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Remain campaign has been accused of being at 'war with itself'

From left Michael Gove, Boris Johnson and Priti Patel visit Farmhouse Biscuits in Nelson, Lancashire, to campaign on behalf of the Vote Leave EU referendum campaign. Picture by Stefan Rousseau/Press Association
Sam Lister and Emma Clark, Press Association§

THE Remain campaign has been accused of being at "war with itself" after Jeremy Corbyn rubbished George Osborne's Brexit recession warnings.

The Labour leader launched an attack on the government for the way it has tried to win over voters, dismissing the chancellor's "prophecies of doom" about the economic fallout if the Britain left the EU.

Leave campaigners said the remain side is now in "chaos", after Mr Corbyn's attempt to set out the "positive case" for remaining in the European Union.

In a speech in London, Mr Corbyn said: "In the final stage of this referendum, as we get closer to what is expected by many to be a very tight vote, it does not help the debate over such a serious issue if the hype and histrionic claims continue or worse intensify."

He added: "Just over a week ago, George Osborne claimed that the British economy would enter a year-long recession if we voted to leave. This is the same George Osborne who predicted his austerity policies would close the deficit by 2015. That's now scheduled for 2021.

"It's the same George Osborne who said the British economy would be 'carried aloft by the march of the makers', yet the manufacturing sector has stagnated ever since – and manufacturing employment declined.

"The biggest risk of recession in this country is from a Conservative government that is failing – failing on the deficit, failing on the debt, failing to rebalance the economy and failing to boost productivity."

Mr Corbyn denied that his attack on the treasury would blur the lines on where Labour stands in the campaign.

Questioned after his speech over whether his focus on the Tories instead of the case for Remain was "muddying the waters" for Labour supporters, he said: "No, I don't think it is at all.

"I think there is a distinctive view we take. We obviously disagree with the economic strategy being pursued by this government.

"We are putting the case, which I put this morning and every day by Labour Party members and supporters all over the country."

It came after senior backbencher Mary Creagh earlier urged the party to step up its campaigning amid signs that core Labour supporters still do not know what its position is on Europe.

But Arron Banks, co-chairman of Leave.EU, said the Remain campaign was "at war with itself".

"The constant scaremongering of the In campaign is plunging it into chaos, as reluctant remainers like Corbyn feel obliged to disassociate themselves from the desperate, hysterical scaremongering of the Osborne Treasury and the rent-seeking yes-men in discredited organisations like the IMF (International Monetary Fund)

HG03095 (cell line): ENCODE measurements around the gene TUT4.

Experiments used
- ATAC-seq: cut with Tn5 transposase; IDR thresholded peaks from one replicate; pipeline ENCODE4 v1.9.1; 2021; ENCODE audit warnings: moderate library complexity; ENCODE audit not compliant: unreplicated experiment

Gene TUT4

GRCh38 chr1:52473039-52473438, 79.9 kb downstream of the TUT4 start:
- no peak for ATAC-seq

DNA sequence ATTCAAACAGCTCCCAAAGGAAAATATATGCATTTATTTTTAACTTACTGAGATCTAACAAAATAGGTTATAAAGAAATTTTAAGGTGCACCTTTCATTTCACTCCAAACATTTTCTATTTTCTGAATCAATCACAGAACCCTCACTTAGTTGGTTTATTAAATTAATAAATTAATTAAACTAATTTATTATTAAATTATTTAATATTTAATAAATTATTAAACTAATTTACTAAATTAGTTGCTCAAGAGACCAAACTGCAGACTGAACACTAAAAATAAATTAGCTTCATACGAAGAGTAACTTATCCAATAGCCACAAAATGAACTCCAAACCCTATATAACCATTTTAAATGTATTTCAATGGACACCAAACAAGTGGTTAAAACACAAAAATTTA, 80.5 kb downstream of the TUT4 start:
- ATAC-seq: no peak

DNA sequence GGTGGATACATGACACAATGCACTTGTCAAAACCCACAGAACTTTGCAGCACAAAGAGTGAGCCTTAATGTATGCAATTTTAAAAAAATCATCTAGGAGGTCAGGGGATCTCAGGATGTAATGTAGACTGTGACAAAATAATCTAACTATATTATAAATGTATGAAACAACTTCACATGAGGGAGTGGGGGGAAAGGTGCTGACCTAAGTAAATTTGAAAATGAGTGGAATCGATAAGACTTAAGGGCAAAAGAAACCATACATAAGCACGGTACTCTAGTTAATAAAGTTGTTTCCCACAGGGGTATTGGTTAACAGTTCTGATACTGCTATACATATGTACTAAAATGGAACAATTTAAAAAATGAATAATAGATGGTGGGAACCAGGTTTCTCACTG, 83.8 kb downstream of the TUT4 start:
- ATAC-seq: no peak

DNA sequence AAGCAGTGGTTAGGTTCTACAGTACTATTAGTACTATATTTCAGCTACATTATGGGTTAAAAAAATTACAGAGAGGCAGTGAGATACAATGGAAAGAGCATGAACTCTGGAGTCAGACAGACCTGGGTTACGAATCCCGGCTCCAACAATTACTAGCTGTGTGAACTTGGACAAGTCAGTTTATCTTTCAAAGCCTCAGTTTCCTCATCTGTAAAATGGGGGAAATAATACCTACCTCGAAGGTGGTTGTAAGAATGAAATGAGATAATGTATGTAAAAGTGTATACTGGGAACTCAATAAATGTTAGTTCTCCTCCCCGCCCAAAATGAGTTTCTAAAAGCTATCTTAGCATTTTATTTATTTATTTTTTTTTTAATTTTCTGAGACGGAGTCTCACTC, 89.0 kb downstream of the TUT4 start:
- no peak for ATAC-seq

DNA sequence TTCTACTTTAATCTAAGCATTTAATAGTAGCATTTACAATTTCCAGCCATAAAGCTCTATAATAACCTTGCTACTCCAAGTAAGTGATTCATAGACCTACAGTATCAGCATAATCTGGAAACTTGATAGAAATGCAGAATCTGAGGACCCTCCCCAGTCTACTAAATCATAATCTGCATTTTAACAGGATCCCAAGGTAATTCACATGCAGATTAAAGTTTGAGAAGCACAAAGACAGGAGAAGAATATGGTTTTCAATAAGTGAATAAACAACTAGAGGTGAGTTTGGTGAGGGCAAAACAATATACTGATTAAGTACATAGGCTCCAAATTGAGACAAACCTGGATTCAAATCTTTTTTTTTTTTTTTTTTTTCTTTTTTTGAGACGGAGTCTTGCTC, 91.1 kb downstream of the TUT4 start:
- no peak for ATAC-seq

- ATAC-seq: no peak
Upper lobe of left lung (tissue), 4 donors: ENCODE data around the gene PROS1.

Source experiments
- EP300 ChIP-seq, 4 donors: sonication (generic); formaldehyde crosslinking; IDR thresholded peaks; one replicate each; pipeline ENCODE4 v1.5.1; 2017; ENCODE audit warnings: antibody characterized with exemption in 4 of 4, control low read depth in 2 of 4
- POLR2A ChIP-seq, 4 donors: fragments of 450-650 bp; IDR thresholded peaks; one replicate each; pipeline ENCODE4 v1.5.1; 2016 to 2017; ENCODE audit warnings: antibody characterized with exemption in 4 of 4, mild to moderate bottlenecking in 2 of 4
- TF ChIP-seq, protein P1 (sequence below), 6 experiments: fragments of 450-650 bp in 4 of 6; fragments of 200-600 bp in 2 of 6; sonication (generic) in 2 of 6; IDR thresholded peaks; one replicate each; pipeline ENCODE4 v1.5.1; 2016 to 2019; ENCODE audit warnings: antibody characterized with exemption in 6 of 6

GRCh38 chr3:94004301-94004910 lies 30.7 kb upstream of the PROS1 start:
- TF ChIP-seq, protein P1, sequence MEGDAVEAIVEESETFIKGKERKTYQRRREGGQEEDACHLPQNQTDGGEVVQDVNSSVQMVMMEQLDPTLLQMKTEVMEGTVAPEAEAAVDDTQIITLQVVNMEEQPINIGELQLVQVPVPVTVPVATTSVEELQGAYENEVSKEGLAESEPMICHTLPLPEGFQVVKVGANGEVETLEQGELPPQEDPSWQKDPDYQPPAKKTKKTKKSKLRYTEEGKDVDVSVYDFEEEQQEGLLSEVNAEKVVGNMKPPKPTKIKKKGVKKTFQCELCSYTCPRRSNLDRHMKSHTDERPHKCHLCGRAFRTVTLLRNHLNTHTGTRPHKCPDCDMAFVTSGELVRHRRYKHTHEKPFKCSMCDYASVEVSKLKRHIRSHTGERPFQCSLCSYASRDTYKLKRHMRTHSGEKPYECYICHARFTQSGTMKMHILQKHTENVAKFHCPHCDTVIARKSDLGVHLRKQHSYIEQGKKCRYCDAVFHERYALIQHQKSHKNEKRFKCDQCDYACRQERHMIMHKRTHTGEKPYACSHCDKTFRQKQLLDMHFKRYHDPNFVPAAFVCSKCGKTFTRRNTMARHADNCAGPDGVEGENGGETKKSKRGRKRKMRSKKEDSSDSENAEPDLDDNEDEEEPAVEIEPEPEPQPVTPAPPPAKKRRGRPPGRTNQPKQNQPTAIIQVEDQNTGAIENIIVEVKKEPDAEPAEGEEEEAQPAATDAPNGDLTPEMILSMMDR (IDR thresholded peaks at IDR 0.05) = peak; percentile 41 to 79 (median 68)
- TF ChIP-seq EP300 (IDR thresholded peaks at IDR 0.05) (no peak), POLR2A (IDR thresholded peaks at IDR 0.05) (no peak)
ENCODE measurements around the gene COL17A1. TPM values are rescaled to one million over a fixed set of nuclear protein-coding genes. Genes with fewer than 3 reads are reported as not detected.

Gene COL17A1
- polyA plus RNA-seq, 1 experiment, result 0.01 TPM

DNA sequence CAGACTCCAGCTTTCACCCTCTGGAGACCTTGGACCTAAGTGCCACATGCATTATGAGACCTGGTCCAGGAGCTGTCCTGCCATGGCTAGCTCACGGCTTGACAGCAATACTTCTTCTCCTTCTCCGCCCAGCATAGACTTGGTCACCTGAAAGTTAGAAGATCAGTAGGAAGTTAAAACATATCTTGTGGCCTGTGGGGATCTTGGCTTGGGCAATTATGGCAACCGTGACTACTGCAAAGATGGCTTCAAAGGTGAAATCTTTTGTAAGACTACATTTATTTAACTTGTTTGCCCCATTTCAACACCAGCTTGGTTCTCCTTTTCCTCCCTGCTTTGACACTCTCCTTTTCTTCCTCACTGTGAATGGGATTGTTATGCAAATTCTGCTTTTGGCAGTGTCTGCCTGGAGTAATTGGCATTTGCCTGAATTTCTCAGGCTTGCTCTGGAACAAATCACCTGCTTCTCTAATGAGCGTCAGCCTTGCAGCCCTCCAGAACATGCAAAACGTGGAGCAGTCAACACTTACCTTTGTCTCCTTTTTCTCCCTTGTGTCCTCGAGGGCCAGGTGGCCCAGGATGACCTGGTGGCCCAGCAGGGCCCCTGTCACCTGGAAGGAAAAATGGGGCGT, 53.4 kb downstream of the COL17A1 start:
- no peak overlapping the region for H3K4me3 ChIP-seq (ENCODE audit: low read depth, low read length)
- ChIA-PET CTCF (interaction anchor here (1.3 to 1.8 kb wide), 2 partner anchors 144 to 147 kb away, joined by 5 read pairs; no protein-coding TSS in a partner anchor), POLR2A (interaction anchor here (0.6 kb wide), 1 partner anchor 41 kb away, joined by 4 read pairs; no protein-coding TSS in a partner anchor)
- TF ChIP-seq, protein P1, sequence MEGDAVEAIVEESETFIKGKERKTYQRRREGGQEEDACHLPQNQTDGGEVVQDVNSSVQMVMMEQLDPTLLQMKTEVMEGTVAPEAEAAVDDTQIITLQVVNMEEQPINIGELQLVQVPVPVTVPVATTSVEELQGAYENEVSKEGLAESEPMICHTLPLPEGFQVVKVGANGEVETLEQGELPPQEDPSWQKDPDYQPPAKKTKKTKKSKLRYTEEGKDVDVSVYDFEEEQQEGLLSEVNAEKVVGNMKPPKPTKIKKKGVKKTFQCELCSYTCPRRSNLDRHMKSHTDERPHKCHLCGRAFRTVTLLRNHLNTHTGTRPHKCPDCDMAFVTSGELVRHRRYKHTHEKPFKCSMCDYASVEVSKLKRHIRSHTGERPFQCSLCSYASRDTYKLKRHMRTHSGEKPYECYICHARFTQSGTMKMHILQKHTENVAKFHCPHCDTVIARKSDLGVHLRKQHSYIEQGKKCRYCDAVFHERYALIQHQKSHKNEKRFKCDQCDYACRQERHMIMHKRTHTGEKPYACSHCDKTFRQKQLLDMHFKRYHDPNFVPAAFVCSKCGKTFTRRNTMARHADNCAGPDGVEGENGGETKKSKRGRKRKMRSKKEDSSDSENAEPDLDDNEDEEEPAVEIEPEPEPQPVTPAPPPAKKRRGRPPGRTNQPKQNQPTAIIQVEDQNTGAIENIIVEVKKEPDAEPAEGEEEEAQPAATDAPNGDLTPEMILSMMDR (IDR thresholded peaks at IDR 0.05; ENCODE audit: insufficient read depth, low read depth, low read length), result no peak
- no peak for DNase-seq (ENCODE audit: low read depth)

"Corbyn, who was publicly opposed to the EU himself until very recently, knows his credibility would have been destroyed if he had backed up Osborne on his absurd forecasts," he said.

Tory Brexiteer James Cleverly also mocked the Labour leader for not fully backing the EU.

He tweeted: "So #Corbyn speech highly critical of the EU and then he says "we should stay in" and people think his heart's not in it. I wonder why?"

Mr Corbyn said Labour would push for reforms in the EU, including to strengthen workers' rights, deal with the migration crisis and "democratise" institutions in Brussels.

The prime minister must now reject proposals to ease trade between the US and the EU – known as the Transatlantic trade and investment Partnership (Ttip), he said.

"David Cameron, make clear now that, if Britain votes to remain this month, you will block any Ttip trade treaty that threatens our public services, our consumer and employment rights and that hands over power to giant corporations to override democratically elected governments," he said.

"The EU's state aid rules, which limit the scope for governments to intervene to support our vital industries, also need to change. But so does how British governments interpret them. The steel crisis highlighted how Germany, Italy, France and Spain all did much better at protecting their steel industries."

He added: "We have to have a serious discussion not deal with the whole thing on a basis of a fear agenda on either side.

"I've made the case, I hope I've made it as well as I can, that Labour's supporting Remain.

"But it's not an unconditional support for everything the European Union does and it's a quite clear agenda of how we want to see this continent develop differently and how we would work with like-minded people across Europe."

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